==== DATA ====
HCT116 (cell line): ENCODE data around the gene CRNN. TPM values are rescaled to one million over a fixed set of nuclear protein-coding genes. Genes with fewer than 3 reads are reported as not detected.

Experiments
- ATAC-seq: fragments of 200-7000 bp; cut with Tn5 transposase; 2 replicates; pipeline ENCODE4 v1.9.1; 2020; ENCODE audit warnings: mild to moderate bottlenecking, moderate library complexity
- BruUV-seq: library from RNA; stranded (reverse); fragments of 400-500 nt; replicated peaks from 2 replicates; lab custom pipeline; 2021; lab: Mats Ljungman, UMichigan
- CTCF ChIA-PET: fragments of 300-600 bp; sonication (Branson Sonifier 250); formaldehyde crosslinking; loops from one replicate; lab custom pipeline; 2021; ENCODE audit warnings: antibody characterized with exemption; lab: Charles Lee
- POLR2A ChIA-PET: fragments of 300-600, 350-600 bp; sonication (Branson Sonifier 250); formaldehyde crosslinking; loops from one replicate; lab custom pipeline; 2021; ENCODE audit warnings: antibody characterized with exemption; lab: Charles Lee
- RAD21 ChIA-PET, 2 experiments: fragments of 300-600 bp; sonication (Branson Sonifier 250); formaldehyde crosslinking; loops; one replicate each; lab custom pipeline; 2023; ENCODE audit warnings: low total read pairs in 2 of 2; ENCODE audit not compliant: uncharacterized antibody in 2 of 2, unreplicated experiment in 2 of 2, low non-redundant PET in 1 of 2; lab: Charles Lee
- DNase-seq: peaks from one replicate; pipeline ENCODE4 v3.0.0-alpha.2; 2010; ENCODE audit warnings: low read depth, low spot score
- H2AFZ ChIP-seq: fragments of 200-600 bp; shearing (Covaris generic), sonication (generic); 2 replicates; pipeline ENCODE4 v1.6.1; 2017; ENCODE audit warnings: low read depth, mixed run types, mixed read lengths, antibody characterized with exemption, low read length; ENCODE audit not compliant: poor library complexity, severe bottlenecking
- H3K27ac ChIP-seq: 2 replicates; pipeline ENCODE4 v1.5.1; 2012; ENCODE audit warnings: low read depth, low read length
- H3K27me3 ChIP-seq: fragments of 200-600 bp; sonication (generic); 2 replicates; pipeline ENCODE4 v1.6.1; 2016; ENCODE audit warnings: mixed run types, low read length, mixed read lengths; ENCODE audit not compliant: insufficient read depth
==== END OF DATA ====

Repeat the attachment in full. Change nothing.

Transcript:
HCT116 (cell line): ENCODE data around the gene CRNN. TPM values are rescaled to one million over a fixed set of nuclear protein-coding genes. Genes with fewer than 3 reads are reported as not detected.

Experiments
- ATAC-seq: fragments of 200-7000 bp; cut with Tn5 transposase; 2 replicates; pipeline ENCODE4 v1.9.1; 2020; ENCODE audit warnings: mild to moderate bottlenecking, moderate library complexity
- BruUV-seq: library from RNA; stranded (reverse); fragments of 400-500 nt; replicated peaks from 2 replicates; lab custom pipeline; 2021; lab: Mats Ljungman, UMichigan
- CTCF ChIA-PET: fragments of 300-600 bp; sonication (Branson Sonifier 250); formaldehyde crosslinking; loops from one replicate; lab custom pipeline; 2021; ENCODE audit warnings: antibody characterized with exemption; lab: Charles Lee
- POLR2A ChIA-PET: fragments of 300-600, 350-600 bp; sonication (Branson Sonifier 250); formaldehyde crosslinking; loops from one replicate; lab custom pipeline; 2021; ENCODE audit warnings: antibody characterized with exemption; lab: Charles Lee
- RAD21 ChIA-PET, 2 experiments: fragments of 300-600 bp; sonication (Branson Sonifier 250); formaldehyde crosslinking; loops; one replicate each; lab custom pipeline; 2023; ENCODE audit warnings: low total read pairs in 2 of 2; ENCODE audit not compliant: uncharacterized antibody in 2 of 2, unreplicated experiment in 2 of 2, low non-redundant PET in 1 of 2; lab: Charles Lee
- DNase-seq: peaks from one replicate; pipeline ENCODE4 v3.0.0-alpha.2; 2010; ENCODE audit warnings: low read depth, low spot score
- H2AFZ ChIP-seq: fragments of 200-600 bp; shearing (Covaris generic), sonication (generic); 2 replicates; pipeline ENCODE4 v1.6.1; 2017; ENCODE audit warnings: low read depth, mixed run types, mixed read lengths, antibody characterized with exemption, low read length; ENCODE audit not compliant: poor library complexity, severe bottlenecking
- H3K27ac ChIP-seq: 2 replicates; pipeline ENCODE4 v1.5.1; 2012; ENCODE audit warnings: low read depth, low read length
- H3K27me3 ChIP-seq: fragments of 200-600 bp; sonication (generic); 2 replicates; pipeline ENCODE4 v1.6.1; 2016; ENCODE audit warnings: mixed run types, low read length, mixed read lengths; ENCODE audit not compliant: insufficient read depth